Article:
Knoephla soup

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WarToad
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2008/07/09 11:52:02 (permalink)

Knoephla soup

Recently having moved to ND I continually hear locals raving about this soup. Had it for the first time at a local diner and have to admit, excellent flavor and see it as a good winter warmer. Seems to be a ND, SD, MN thing.

I'm guessing it's basically a chicken stock with a fair amount of cream, potato, egg dumpling, bit of bacon. Googling for recipe's gives a pretty broad range of variations.

Anyone have a family favorite of this regional soup? The dumplings seemed to be just a basic egg noodle rolled think and cut into thumbnail sized squares. Dense, chewy, awesome. Yes?
#1

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    fabulousoyster
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    RE: Knoephla soup 2008/07/09 14:00:50 (permalink)
    This is a very hearty soup. When I make a dumpling soup, I never put in cream or potatoes while most variations of this soup always include this. Cutting the dumplings into diamonds or squares vs. drop dumplings seems to be another characteristic. I must try.
    #2
    MTFoodie
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    RE: Knoephla soup 2008/09/10 22:37:19 (permalink)
    I love this soup! I've always wanted to find a recipe for it. When ever I visit my grandparents in ND and we eat at the local diner I have to have this soup. I've had it with bits of chicken in it too. But mostly the potatoes, and knoephlas. When I describe it to people I tell them to think of a creamy chicken noodle soup.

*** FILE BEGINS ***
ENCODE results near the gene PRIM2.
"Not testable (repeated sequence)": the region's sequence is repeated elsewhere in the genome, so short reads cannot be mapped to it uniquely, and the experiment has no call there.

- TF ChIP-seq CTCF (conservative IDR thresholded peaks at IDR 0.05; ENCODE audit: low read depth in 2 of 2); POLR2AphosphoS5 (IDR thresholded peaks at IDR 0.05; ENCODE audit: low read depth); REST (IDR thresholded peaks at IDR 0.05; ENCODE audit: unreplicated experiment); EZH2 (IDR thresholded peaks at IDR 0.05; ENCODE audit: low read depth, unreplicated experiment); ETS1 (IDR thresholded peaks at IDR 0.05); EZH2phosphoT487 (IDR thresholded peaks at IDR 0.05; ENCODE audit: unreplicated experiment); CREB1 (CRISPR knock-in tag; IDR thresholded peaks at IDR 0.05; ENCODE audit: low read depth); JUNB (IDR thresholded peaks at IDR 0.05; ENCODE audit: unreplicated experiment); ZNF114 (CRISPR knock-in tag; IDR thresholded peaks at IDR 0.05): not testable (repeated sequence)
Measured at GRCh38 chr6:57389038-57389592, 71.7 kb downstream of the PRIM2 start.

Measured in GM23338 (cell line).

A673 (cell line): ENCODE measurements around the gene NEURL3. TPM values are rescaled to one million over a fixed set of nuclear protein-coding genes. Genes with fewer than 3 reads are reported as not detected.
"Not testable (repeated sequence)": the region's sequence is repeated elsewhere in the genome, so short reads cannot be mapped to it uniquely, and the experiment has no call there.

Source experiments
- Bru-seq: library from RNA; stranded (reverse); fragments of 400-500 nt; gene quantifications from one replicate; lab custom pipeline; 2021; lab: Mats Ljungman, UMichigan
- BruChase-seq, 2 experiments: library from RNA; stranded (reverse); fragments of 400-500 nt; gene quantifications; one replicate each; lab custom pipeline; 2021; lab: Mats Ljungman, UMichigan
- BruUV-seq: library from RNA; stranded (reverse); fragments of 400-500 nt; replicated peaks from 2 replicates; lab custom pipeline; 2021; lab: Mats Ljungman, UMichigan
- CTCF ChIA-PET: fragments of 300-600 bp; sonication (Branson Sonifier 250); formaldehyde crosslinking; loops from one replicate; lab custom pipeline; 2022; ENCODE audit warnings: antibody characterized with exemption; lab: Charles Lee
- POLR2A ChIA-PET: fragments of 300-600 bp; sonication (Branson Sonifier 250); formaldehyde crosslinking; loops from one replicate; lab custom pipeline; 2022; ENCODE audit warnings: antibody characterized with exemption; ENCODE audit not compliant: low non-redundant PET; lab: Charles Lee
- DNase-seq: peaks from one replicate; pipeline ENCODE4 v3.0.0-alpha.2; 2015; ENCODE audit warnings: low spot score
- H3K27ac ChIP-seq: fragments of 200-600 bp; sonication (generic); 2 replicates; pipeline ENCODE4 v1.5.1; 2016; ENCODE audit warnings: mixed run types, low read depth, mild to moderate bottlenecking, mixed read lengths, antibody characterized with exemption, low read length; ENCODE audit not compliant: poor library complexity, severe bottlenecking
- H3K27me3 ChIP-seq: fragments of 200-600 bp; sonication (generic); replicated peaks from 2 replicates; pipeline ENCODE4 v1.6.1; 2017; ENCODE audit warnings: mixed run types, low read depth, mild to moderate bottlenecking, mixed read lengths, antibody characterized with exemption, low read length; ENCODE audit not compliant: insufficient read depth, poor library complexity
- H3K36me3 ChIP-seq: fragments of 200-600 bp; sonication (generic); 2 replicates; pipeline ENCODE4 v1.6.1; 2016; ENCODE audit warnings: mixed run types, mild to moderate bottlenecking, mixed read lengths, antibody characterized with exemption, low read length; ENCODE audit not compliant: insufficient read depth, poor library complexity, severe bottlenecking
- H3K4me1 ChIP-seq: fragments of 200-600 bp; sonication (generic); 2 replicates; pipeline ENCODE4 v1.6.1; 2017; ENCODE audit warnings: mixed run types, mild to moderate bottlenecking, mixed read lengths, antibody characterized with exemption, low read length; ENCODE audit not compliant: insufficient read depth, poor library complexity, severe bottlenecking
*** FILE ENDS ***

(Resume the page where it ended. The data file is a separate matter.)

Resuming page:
#3
    MTFoodie
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    RE: Knoephla soup 2008/09/10 22:57:40 (permalink)
    Me again I've been doing my own googling and this site is the most promising for the kind of Knoephla soup I've had. http://www.lib.ndsu.nodak.edu/grhc/foods/recipe/index.html
    It also has a LOTS of other yummy German Russian dishes. It has Kuchen which is also very good. As well as Runzas. *L* A trip to Nebraska isn't complete until you've stopped a Runza Resturant. Making your own is the best but, these will do in a pinch.
    #4
    westley
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    RE: Knoephla soup 2008/09/21 00:15:12 (permalink)
    Sounds like a great soup, with simple ingredients. I googled it and found a recipe from Taste of Home magazine, which is usually pretty reliable. I'll have to try it sometime!

    http://www.tasteofhome.com/Recipes/Knoephla-Soup
    #5
    Michael Hoffman
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    RE: Knoephla soup 2008/09/21 10:50:50 (permalink)
    http://www.lib.ndsu.nodak.edu/grhc/articles/newspapers/news/old_news/gilmour.html
    #6
    MTFoodie
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    RE: Knoephla soup 2008/10/11 17:05:43 (permalink)
    Hi everybody it was nasty here in MT this weekend so hearing the weather reports I stocked up on the supplies to try my hand at making Knoephla soup. I kind of used a combination of two of the recipes found on the German Russian Heritage page I posted earlier. Here is picture of the final product of my version of Knoephla soup.






    Any feedback is great and if people think it looks good I'll post how I made my version of this recipe.
    #7
    WarToad